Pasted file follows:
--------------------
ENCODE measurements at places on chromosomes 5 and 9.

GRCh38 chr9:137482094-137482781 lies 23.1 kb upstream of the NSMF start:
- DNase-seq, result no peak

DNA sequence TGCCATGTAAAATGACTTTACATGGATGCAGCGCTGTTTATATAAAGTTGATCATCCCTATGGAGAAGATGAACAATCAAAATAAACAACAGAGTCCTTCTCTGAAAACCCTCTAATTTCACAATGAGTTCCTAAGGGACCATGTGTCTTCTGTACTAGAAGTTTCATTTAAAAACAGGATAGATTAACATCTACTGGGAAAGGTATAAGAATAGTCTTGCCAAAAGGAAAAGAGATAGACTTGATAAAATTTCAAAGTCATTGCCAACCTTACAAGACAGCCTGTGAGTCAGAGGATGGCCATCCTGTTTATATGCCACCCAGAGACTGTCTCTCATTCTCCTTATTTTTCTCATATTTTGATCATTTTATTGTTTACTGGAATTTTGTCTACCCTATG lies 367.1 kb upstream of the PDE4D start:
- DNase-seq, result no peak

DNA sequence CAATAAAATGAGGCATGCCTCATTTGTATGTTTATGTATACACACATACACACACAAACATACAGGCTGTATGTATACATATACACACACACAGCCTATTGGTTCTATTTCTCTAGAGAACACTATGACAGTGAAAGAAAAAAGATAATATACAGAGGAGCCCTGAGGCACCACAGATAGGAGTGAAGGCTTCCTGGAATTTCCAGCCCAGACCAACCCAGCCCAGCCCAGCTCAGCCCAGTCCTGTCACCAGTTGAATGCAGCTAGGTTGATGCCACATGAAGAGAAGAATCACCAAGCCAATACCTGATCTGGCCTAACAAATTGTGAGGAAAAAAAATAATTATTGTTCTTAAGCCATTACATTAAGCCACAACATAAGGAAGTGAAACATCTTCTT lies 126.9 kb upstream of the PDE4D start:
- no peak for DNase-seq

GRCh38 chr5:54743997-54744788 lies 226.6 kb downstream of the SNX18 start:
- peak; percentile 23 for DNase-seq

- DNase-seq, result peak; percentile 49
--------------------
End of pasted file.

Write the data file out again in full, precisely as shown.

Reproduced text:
ENCODE measurements at places on chromosomes 5 and 9.

GRCh38 chr9:137482094-137482781 lies 23.1 kb upstream of the NSMF start:
- DNase-seq, result no peak

DNA sequence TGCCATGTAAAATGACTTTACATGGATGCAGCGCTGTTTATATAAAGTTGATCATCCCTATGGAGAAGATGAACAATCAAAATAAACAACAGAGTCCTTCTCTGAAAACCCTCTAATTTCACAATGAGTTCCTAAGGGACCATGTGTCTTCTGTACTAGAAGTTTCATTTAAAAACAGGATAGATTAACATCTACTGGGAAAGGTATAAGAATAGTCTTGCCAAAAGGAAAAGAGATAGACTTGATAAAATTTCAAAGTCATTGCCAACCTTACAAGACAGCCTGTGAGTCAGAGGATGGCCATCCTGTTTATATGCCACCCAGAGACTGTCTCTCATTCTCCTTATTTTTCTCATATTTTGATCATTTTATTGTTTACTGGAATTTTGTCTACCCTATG lies 367.1 kb upstream of the PDE4D start:
- DNase-seq, result no peak

DNA sequence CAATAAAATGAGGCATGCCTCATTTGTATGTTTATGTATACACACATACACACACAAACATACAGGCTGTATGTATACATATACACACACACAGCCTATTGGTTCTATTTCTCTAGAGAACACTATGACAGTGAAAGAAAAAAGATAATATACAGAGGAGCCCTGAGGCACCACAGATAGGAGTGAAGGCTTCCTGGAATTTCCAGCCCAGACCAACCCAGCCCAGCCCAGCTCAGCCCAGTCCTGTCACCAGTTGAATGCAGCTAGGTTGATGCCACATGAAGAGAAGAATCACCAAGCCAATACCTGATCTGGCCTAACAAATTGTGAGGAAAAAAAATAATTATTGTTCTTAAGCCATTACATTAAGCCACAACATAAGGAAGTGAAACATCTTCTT lies 126.9 kb upstream of the PDE4D start:
- no peak for DNase-seq

GRCh38 chr5:54743997-54744788 lies 226.6 kb downstream of the SNX18 start:
- peak; percentile 23 for DNase-seq

- DNase-seq, result peak; percentile 49